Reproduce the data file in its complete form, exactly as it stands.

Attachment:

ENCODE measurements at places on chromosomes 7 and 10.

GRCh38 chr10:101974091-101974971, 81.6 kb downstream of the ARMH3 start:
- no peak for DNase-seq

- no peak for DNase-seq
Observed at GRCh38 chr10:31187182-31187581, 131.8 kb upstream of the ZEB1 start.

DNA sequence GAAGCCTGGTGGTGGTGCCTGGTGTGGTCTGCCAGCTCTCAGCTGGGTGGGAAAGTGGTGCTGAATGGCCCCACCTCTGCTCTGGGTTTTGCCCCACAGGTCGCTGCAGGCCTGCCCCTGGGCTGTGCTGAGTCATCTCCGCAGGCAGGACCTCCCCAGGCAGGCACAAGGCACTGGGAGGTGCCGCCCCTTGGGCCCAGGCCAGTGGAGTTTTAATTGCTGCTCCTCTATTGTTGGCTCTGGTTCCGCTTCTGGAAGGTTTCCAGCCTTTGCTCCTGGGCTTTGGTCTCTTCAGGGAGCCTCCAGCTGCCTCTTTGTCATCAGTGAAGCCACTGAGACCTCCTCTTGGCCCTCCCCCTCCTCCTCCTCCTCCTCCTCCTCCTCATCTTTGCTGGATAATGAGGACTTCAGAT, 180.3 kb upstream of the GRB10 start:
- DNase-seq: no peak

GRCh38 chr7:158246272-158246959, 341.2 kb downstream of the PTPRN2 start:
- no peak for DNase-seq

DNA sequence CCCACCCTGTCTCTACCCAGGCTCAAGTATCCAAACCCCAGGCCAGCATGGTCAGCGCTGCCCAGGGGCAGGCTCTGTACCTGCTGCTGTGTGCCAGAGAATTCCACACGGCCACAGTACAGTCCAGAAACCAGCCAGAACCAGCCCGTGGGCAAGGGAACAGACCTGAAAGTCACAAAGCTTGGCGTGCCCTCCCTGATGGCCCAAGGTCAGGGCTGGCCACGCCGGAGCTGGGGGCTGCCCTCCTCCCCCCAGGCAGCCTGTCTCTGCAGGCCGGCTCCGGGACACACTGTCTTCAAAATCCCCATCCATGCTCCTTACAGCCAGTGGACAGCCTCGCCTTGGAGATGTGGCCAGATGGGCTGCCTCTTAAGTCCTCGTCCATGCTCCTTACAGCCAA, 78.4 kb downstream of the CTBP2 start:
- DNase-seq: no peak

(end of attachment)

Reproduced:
ENCODE measurements at places on chromosomes 7 and 10.

GRCh38 chr10:101974091-101974971, 81.6 kb downstream of the ARMH3 start:
- no peak for DNase-seq

- no peak for DNase-seq
Observed at GRCh38 chr10:31187182-31187581, 131.8 kb upstream of the ZEB1 start.

DNA sequence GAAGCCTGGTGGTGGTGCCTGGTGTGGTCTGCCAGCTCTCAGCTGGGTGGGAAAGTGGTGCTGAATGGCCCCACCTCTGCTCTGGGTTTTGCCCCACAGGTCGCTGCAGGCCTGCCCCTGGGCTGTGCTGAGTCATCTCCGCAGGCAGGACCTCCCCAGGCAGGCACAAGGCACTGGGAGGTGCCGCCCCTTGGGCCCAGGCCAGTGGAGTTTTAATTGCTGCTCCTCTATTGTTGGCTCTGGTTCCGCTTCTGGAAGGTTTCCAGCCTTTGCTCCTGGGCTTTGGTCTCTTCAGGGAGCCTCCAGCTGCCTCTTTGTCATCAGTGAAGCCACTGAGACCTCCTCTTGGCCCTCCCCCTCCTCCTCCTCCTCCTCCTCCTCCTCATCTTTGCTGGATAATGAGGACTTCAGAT, 180.3 kb upstream of the GRB10 start:
- DNase-seq: no peak

GRCh38 chr7:158246272-158246959, 341.2 kb downstream of the PTPRN2 start:
- no peak for DNase-seq

DNA sequence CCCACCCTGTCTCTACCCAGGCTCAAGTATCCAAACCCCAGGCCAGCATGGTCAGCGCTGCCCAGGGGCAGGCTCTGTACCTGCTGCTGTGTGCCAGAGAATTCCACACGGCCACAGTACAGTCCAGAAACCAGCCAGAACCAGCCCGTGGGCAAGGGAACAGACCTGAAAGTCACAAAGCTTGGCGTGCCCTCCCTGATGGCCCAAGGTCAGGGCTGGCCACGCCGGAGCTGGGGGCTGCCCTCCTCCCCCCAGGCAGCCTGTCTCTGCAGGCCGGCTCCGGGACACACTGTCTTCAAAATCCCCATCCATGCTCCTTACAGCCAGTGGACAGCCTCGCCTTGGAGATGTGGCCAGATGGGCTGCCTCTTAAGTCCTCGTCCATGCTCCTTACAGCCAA, 78.4 kb downstream of the CTBP2 start:
- DNase-seq: no peak